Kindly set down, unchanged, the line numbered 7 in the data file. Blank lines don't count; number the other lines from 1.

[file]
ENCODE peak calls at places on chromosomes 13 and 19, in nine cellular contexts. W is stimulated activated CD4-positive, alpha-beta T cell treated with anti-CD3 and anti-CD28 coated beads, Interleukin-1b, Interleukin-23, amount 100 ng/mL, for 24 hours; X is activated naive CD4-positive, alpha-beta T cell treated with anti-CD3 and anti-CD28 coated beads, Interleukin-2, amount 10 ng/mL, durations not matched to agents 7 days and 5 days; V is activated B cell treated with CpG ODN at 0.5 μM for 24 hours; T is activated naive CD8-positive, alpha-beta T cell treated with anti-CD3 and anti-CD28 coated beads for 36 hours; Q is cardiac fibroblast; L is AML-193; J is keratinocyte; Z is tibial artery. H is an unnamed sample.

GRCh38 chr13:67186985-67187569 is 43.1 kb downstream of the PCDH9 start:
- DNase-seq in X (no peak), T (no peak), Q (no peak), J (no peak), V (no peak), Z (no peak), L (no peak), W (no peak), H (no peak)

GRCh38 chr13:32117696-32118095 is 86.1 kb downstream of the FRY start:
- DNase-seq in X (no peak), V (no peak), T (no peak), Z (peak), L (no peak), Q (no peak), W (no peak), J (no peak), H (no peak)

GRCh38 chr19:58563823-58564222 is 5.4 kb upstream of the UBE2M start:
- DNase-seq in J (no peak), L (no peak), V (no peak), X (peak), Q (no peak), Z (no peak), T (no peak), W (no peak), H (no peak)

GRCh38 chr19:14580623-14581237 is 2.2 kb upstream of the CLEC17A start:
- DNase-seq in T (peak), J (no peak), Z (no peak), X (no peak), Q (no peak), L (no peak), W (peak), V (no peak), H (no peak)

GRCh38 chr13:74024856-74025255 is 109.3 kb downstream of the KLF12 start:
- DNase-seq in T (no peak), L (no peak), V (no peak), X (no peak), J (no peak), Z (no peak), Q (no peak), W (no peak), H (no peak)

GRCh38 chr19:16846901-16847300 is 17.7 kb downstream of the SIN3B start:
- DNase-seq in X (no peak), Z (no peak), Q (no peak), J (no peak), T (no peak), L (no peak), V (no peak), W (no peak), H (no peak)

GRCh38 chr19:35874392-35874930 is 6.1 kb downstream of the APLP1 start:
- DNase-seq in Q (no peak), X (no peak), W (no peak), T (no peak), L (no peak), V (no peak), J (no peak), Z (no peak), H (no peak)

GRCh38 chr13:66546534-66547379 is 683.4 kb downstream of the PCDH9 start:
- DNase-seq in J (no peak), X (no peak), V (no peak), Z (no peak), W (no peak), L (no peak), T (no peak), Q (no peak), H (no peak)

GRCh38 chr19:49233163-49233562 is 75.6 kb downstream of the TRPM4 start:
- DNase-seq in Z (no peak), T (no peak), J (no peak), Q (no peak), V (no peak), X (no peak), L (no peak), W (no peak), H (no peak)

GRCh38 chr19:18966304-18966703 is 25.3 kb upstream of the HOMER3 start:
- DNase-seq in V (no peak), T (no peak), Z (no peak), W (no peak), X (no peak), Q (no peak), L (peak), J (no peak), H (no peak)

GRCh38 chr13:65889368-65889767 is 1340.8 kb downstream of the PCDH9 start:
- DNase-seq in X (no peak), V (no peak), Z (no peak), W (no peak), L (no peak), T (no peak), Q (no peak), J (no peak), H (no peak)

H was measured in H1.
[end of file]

- DNase-seq in J (no peak), L (no peak), V (no peak), X (peak), Q (no peak), Z (no peak), T (no peak), W (no peak), H (no peak)